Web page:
Musings on Impulses and Immediacy

Note: This is a very long post that I wrote yesterday night; read it at your own peril.

I just returned to Noida today, after spending some time at Mysore. I was just planning to go to sleep and boom: no power. A sure sign I’m back-north.

The weather here is horrible. It rained (a lot, so I hear) today, and it’s still unbearably hot. I keep hearing from everyone that I’ve missed out the worst of Delhi’s heat, by spending quite a bit of the summer at Mysore, where the weather’s divine, and because they all say that this year’s summer has been quite mild. I, on the other hand, think this much heat is enough: complaining that there isn’t more would be just masochistic.

No point in trying to sleep, so I decided to watch a few videos from ted.com. They certainly were great.

After a while, I did try to sleep. But I just couldn’t: the weather here’s too different from Mysore.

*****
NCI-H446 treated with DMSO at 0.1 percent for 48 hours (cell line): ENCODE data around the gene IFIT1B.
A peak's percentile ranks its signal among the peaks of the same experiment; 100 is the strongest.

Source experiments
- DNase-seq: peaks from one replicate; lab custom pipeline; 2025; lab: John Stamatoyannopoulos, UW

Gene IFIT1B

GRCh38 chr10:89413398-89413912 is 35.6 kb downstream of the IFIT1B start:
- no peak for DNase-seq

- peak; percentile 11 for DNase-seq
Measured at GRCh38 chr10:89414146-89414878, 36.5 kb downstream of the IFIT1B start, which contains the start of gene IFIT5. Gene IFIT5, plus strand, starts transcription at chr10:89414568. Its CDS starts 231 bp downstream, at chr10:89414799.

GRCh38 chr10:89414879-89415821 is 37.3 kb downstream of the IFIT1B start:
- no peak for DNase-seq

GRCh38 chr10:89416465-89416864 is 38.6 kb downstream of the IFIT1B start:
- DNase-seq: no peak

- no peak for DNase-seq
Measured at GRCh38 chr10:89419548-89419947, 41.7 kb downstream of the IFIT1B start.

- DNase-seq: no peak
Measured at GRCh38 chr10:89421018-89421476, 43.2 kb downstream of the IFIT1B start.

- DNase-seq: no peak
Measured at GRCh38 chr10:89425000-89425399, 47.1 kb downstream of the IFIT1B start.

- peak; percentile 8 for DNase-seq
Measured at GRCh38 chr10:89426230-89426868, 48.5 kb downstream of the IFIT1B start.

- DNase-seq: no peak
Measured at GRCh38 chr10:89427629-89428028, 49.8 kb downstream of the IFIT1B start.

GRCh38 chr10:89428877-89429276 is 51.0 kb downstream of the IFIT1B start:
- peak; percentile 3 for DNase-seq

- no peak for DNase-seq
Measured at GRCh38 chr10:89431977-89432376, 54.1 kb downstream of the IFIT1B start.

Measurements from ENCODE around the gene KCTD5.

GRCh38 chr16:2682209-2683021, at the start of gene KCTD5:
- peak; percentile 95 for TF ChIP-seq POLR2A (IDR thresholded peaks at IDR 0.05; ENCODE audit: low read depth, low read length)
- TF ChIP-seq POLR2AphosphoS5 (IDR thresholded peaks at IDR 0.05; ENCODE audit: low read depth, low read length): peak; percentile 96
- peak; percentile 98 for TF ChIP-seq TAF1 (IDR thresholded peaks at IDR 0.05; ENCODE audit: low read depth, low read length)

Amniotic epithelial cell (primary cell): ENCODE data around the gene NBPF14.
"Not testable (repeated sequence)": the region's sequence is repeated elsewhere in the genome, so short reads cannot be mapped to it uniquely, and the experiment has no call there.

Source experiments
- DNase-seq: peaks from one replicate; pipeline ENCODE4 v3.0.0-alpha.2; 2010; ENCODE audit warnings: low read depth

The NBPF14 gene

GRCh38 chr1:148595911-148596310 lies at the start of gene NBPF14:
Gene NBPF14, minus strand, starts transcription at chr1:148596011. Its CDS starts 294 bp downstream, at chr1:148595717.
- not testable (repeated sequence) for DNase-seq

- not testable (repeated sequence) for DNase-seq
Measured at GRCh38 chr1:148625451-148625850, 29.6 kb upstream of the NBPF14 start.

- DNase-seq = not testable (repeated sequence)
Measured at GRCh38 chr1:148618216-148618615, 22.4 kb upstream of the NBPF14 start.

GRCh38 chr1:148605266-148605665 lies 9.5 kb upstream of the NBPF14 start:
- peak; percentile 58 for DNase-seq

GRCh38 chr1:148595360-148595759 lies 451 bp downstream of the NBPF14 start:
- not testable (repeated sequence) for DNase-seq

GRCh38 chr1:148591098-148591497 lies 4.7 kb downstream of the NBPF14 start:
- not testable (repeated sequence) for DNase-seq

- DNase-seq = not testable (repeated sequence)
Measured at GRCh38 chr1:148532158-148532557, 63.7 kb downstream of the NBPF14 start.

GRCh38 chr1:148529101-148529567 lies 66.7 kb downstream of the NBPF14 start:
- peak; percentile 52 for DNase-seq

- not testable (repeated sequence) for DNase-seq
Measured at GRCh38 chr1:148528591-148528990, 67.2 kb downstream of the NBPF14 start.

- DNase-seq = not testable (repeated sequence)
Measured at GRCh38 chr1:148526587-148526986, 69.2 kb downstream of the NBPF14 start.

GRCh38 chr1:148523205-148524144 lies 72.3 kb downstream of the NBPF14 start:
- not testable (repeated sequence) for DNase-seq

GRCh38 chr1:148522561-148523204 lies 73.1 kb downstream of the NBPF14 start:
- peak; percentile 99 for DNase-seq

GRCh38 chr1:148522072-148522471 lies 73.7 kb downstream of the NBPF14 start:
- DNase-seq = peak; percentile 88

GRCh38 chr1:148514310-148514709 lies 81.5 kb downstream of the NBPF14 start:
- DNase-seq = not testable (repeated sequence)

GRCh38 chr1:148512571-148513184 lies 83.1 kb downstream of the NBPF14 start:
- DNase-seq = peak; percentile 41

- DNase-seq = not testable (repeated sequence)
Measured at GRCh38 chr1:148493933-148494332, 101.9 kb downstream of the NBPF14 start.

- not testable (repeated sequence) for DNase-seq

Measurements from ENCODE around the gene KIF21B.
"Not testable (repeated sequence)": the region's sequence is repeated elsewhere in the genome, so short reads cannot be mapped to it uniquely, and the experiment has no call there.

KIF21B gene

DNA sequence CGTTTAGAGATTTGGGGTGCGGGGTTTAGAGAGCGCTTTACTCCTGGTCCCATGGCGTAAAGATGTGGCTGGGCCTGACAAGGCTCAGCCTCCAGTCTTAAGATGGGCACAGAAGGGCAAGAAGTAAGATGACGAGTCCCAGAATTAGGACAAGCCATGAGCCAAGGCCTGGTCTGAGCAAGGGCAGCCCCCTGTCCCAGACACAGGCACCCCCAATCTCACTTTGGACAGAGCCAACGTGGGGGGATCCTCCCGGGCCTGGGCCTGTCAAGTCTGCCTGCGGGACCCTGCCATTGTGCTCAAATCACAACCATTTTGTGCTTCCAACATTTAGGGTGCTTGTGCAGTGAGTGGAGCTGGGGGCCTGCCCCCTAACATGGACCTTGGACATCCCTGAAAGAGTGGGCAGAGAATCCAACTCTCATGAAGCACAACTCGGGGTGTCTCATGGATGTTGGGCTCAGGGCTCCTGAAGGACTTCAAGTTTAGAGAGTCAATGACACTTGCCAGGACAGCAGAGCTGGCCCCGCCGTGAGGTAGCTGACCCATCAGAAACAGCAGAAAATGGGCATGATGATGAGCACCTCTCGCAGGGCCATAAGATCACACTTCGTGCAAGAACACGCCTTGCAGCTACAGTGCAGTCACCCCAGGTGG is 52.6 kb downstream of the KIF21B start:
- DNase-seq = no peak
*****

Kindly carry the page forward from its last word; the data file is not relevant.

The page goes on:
My first impulse after giving-up on sleep was to post something like this on twitter:

No power, it’s too damn hot… Can’t sleep. FTW.

I didn’t. I started writing this instead.

Posting something utterly trivial like that is effortless. Being glib is easy, and there are enough memes to pick from out there that you don’t even have to try and be original about it. Writing a long essay-like post, on the other hand, is hard work. You actually have to think over what you’re trying to say and frame it so that it’s approachable. I wouldn’t recommend trying to.

The culture of immediacy has been ingrained into us—at times it feels like if it’s not possible to do something right away, we might as well not attempt doing it. Too much immediacy leads to impulsiveness: don’t think twice, just do what you first thought of.

I don’t think it’s possible to build anything of value if we continue in this fashion. Initial impulses are seldom correct, despite all our hopes. Truthiness can only get you so far.

With access to all the world’s information a single search away, I just sort of stopped learning things. Why bother when you can just look stuff up when you need it? Just-in-time practices are after all supposed to be good, economically speaking (or so I’ve heard, haven’t bothered to verify), so why not apply it to our lives?

I’m not up to framing an answer for that question. Are you?


Plain data is just isn’t good enough. You’ve gotta learn how to absorb it, and transmute it into a shiny piece of information. I used to be able to do this at times; but lately I haven’t bothered trying.

I’m getting too complacent about learning things, maybe it’s time to start again.